In subsequent years, however, the freewheeling mood on campus began to disappear. High schools appear to have become an “examination treadmill” with students cramming day and night to get into name universities. Vigor also seems lacking in college life, if what I observed during my three years as an instructor (till March 2001) at a newly established university is any indication.

Students there were unable, or unwilling, to set up a self-governing council. They couldn’t start up a campus festival without the help of a teacher appointed by the faculty for the occasion. Almost no students asked questions in class. They were lazy, I thought, compared with exchange students from Asia.

In recent years the government has been tightening its grip on education. In 1999, a law governing the showing of the national flag and the singing of the “Kimigayo” anthem went into effect. Since then the education ministry has been urging public schools to hoist the flag and sing the song at entrance and graduation ceremonies. According to a ministry survey, the flag and anthem guidelines were observed by public schools in 40 of the 47 prefectures at graduation ceremonies last spring. Teachers who have refused to comply have been punished.

“Patriotism” is a new item for grading in reports from an elementary school in Fukuoka City. Teachers there evaluate each student in terms of “affection for the country and identity as a Japanese.” This item, which was inserted beginning this fiscal year, has been criticized by Korean residents as a human rights violation.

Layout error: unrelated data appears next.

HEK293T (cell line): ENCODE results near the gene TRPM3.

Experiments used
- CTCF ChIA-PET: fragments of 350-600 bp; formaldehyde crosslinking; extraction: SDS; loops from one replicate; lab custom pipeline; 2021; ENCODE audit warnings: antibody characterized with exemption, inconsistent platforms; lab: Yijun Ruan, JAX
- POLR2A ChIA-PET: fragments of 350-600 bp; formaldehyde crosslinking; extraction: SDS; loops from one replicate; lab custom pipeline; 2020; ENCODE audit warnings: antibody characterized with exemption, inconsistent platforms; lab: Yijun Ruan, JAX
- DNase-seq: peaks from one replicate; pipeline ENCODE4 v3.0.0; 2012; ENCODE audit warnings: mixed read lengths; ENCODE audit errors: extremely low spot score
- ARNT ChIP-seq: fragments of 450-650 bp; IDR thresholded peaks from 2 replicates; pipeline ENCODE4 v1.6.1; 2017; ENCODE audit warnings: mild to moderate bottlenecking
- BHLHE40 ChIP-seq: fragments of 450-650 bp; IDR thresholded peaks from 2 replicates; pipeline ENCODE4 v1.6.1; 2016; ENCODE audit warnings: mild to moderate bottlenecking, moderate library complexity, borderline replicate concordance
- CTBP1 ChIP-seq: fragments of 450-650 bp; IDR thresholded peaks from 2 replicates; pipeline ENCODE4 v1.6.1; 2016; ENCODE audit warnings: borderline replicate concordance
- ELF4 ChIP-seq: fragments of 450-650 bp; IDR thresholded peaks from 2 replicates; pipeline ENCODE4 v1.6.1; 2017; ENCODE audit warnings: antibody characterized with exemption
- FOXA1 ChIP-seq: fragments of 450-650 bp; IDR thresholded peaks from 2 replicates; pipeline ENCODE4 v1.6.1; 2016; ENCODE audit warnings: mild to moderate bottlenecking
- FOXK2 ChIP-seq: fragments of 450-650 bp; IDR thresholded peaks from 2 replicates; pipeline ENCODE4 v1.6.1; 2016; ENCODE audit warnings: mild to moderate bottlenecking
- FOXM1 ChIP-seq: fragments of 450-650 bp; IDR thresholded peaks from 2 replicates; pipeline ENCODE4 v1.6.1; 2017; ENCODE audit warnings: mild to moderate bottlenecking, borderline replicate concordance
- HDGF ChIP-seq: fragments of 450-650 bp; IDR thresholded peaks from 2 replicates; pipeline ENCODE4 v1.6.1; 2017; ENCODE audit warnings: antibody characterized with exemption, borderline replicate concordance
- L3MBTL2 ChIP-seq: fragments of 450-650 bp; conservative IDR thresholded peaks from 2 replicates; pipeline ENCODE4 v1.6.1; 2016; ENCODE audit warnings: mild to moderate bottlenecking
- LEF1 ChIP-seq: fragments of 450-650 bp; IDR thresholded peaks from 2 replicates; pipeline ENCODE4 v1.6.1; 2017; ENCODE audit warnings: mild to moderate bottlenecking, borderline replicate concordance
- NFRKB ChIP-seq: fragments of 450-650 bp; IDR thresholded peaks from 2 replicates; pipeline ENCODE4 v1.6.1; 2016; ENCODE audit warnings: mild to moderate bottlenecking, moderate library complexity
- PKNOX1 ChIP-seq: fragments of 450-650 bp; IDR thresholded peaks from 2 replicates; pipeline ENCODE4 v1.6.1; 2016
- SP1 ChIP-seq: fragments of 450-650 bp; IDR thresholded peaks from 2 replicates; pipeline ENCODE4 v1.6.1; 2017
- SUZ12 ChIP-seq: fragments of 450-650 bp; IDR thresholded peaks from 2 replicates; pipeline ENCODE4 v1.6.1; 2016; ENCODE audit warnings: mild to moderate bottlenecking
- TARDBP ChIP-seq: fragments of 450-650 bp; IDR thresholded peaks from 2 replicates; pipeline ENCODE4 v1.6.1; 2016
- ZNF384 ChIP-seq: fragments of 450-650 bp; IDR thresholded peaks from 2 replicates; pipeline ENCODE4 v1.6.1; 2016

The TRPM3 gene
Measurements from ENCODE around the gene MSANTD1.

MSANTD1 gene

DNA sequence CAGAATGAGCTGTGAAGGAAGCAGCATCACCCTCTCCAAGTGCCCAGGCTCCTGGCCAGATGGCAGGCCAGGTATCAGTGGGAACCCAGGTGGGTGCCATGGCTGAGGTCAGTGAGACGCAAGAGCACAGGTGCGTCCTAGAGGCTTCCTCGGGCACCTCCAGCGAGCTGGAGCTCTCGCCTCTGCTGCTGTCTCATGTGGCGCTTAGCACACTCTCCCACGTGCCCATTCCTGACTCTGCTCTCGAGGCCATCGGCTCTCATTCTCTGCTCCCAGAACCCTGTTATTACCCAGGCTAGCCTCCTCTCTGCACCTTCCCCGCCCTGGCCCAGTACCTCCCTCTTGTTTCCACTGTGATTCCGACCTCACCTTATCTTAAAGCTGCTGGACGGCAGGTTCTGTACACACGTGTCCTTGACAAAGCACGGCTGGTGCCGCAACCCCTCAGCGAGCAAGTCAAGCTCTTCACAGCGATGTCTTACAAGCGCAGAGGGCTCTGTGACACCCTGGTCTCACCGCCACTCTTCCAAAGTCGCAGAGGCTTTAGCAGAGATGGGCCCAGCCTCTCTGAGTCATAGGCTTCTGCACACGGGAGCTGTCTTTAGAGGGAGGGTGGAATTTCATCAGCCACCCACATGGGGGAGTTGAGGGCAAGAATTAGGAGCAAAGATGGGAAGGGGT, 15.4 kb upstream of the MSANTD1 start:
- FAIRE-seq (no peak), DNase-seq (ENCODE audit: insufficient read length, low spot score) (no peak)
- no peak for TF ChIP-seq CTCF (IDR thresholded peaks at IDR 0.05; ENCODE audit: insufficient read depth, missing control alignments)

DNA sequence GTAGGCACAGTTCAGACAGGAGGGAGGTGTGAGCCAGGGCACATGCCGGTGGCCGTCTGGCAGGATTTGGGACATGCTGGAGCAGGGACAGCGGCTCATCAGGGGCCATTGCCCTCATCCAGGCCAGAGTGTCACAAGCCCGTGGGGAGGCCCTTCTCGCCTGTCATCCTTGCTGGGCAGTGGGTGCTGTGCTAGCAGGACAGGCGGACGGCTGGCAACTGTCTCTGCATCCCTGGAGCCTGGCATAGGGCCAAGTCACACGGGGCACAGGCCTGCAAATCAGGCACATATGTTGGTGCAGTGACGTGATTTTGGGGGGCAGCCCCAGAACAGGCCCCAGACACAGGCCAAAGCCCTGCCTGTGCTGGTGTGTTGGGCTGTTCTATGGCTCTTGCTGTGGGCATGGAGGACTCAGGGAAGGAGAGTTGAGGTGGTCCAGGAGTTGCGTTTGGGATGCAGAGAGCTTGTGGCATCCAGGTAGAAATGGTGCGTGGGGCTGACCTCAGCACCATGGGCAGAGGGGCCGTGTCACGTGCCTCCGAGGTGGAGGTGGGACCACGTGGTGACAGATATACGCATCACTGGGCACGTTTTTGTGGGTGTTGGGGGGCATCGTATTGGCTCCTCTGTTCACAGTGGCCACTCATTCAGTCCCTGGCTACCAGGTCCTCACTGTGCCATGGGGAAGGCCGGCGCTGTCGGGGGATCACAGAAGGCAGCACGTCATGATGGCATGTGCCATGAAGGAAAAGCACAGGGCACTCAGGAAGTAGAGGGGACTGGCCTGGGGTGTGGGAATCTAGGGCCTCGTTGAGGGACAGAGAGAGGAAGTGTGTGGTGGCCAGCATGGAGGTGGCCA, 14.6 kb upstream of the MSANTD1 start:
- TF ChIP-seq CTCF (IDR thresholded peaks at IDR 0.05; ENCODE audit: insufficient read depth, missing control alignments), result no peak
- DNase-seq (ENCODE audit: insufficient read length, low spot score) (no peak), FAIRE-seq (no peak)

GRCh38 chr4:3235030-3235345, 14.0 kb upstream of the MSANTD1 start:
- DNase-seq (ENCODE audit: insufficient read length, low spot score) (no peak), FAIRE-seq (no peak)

School authorities say they are merely abiding by the ministry’s curriculum guidelines. But promoting patriotic education under these nonstatutory guidelines is going to an extreme because it is still undecided whether to include the idea of patriotism in the Education Basic Law.

Fanning nationalism in such a way goes against worldwide moves to expand activity across borders amid the globalization of national economies and enlargement of the European Union. There is no convincing reason why Japan should encourage hoisting the rising-sun flag and singing Kimigayo.

The interim report gives a range of reasons for educational reform, such as loss of self-confidence among students, erosion of moral values, violent crime among the young and lack of discipline in the classroom. In other words, the report sees Japanese society and education as facing a serious crisis.

The real crisis, however, lies in the government’s inability to pull the Japanese economy out of its protracted slump. It appears that politicians are trying to talk up a “crisis in education” as a way of easing the pent-up stresses of a recession-wary public. I think they are pursuing a nationalistic policy in order to deflect the public’s mistrust of politics.

People are also frustrated that the government and the ruling parties have not taken any effective action to prevent political corruption. In recent years quite a few politicians have been forced to resign over money scandals, including misuse of their public secretaries’ pay.

The interim report calls for an education that encourages students to develop a good sense of morality and ethics — a desire to observe the established norms of behavior. The urgent need, however, is to root out corruption in the political world and collusion in the public sector. That will have a far greater educational effect on the students.